The configuration of these muscle fibers is, however, much more visible from a frontal view (Fig. 3C), by which they can be clearly discerned as interspinal muscles (see asterisks). These short paired muscles attach to contiguous spinous processes and are considered to be the most deep and medial spinal musculature spanning one segment [26].

Also in sagittal reconstructions at this level these interspinal muscles can be identified (Fig. 3D, asterisk), as well as in the corresponding sagittal US image (Fig. 3E). However, in transversal US images the difference between the medial parts of LM and interspinal muscles is not that clear, except for the assumption that every hypoechoic muscular shadow directly lateral to the spinous process should be regarded as an interspinal muscle.

Caudal configuration of LM

By ultrasound, the LM configuration as separate bands could be discerned only in more caudal transversal cross-sections (Fig. 4A), especially when similar anatomical cross-sections were used for comparison (Fig. 4B). These caudal bands lie superficial and, finally, run to the spinous processes of L3-5, by which they are labeled accordingly, i.e. LM-3, LM-4 and LM-5. The bands lie just underneath the caudal parts of the erector spinae aponeurosis (ESA), between the median and lateral sacral crest (Fig. 4A, B). Lateral to the LM and superficial to the ESA the insertion of the gluteus maximus can be identified (Fig. 4A,B).

Fig. 4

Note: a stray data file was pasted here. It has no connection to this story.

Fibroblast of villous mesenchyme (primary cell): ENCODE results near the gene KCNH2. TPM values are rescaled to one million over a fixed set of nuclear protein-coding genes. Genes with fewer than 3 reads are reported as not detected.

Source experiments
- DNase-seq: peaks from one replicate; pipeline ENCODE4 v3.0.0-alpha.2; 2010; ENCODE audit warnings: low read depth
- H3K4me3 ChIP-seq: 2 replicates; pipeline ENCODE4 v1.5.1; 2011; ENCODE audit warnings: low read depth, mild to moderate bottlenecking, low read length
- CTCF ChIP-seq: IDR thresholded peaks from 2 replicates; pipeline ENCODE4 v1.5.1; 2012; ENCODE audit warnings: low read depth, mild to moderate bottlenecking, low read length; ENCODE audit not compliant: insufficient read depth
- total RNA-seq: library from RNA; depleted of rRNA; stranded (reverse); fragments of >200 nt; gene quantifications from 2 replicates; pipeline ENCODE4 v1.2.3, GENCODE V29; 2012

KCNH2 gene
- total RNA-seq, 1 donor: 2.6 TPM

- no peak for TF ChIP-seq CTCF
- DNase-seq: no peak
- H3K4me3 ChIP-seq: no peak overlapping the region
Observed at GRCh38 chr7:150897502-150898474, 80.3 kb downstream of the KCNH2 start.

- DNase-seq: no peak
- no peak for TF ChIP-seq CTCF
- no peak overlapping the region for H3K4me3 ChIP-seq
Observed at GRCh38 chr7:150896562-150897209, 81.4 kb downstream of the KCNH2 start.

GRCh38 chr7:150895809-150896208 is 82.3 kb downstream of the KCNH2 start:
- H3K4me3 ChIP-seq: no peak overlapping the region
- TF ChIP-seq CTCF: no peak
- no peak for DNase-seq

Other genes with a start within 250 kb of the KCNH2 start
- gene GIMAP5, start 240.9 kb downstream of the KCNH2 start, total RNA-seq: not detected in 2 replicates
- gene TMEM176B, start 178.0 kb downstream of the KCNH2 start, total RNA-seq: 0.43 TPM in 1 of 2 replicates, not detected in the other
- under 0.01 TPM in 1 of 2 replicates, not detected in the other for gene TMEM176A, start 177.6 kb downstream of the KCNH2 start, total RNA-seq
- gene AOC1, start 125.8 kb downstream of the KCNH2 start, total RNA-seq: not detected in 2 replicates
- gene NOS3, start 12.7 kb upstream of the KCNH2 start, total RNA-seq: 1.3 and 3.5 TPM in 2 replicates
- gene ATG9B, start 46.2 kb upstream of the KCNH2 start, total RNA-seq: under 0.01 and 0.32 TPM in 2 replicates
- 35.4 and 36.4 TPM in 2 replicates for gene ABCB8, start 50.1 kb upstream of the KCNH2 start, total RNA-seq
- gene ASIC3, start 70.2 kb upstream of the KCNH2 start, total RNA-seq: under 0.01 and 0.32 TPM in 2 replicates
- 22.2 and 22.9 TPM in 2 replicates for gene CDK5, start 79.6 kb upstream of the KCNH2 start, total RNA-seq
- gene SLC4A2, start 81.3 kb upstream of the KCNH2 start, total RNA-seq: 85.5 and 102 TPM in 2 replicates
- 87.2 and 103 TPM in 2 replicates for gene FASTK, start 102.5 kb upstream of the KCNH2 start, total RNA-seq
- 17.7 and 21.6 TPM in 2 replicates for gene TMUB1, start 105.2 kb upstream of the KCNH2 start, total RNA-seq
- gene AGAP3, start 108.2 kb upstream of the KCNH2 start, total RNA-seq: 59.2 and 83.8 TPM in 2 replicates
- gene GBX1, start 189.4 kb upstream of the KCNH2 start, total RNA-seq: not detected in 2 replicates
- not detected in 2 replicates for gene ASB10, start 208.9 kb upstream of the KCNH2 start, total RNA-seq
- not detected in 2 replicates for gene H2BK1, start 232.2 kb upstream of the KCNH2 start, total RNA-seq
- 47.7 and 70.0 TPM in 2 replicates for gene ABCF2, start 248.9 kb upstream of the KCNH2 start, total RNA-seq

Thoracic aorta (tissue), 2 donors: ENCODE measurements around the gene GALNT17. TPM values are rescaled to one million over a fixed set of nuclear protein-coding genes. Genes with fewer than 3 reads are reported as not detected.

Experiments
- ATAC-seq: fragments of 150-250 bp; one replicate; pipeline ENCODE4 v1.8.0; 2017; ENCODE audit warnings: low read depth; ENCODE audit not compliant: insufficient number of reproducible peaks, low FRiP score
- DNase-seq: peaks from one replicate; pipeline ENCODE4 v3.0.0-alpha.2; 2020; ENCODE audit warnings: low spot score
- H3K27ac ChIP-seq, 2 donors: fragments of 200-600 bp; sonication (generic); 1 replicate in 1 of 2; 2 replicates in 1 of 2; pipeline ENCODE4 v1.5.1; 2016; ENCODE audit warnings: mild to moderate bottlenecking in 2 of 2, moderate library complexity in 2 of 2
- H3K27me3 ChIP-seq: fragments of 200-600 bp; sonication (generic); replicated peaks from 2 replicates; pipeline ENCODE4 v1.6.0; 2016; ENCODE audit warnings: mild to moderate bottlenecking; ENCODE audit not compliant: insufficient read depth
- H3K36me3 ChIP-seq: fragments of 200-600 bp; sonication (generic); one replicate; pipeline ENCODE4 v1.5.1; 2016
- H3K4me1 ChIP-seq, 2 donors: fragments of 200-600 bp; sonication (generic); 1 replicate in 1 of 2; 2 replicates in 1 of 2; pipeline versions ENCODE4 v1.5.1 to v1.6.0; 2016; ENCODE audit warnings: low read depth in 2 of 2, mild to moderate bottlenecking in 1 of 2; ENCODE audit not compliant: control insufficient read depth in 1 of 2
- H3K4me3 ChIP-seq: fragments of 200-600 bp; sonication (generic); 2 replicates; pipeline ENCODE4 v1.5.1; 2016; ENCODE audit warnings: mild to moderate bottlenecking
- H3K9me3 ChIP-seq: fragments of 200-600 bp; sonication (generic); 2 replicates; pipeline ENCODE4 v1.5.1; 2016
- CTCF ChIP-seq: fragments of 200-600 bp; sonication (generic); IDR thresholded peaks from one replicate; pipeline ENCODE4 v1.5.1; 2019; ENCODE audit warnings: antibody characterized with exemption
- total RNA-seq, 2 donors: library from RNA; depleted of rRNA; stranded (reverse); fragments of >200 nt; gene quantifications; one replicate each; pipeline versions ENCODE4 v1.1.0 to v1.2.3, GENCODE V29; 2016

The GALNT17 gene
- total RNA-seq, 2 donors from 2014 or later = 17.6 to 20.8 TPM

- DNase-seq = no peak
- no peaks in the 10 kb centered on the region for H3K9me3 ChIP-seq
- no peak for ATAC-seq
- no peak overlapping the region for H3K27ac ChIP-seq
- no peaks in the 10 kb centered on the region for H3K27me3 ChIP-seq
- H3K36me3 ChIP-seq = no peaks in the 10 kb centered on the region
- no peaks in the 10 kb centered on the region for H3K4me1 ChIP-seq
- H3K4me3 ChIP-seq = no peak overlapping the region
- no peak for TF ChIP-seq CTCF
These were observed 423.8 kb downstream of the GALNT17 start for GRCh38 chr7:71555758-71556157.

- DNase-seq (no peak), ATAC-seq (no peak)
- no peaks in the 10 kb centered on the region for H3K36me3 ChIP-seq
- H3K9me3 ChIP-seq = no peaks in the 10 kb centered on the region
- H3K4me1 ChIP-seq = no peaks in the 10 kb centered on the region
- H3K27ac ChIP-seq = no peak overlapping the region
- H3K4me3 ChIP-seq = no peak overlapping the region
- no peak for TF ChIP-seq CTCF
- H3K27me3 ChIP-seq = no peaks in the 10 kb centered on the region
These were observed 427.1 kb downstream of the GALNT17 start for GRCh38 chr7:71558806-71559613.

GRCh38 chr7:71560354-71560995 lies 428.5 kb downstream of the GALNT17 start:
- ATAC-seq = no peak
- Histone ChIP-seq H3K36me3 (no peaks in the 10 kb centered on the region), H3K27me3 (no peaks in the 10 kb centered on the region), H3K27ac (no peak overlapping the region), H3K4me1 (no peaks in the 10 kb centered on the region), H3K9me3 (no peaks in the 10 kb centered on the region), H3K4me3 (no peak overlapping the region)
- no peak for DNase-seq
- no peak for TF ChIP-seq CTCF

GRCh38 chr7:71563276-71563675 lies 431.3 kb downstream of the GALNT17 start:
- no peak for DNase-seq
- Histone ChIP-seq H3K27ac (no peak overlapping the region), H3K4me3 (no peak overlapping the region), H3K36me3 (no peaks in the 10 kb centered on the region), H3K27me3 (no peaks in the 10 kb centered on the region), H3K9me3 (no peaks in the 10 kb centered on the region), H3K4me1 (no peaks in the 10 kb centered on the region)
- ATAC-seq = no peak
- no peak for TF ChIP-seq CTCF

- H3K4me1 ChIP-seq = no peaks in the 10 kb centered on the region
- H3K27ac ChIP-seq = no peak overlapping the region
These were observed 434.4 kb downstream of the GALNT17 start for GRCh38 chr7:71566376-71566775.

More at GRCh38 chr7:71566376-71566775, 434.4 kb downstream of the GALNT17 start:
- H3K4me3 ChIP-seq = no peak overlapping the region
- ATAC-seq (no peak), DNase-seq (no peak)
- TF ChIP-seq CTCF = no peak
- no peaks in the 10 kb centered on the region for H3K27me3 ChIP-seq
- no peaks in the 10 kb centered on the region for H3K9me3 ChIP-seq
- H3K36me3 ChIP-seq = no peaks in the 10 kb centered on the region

figure 4

40 year old specimen. A Ultrasonographic view with linear transducer 12 MHz in human volunteer of the origin of LM at the dorsal sacrum, level S3 (inset shows position of probe). Arrows indicate the dorsal surface of the sacrum; GM = gluteus maximus. LM 3–5 refer to the separate bands of LM. B Transversal cross-section at level S3 with similar orientation as Fig. A, showing the three most caudal bands of LM medial and deep to gluteus maximus (GM); each band is demarcated in separate colors; red represents band 3, yellow represents band 4 and blue band 5. SI-J = sacro-iliac joint. I and II refer to the median and lateral sacral crest, respectively. White arrowheads (Figs A, B) indicate the erector spinae aponeurosis

In (para)sagittal views, however, the LM shows as a compact muscle in which the separate lumbar bands cannot be discerned. This accounts for both anatomical reconstructions (Fig. 5A) and ultrasonographic views (Fig. 5B). Located deep compared to the ESA, the most caudal LM fibers insert at the S4 level of the dorsal sacrum, where it is the only muscle present, caudally covered by the most cranial fibers of the gluteus maximus. Muscle thickness increases from 0.5 cm at S3 to approximately 2.0 cm at S1, measured on the digital spine.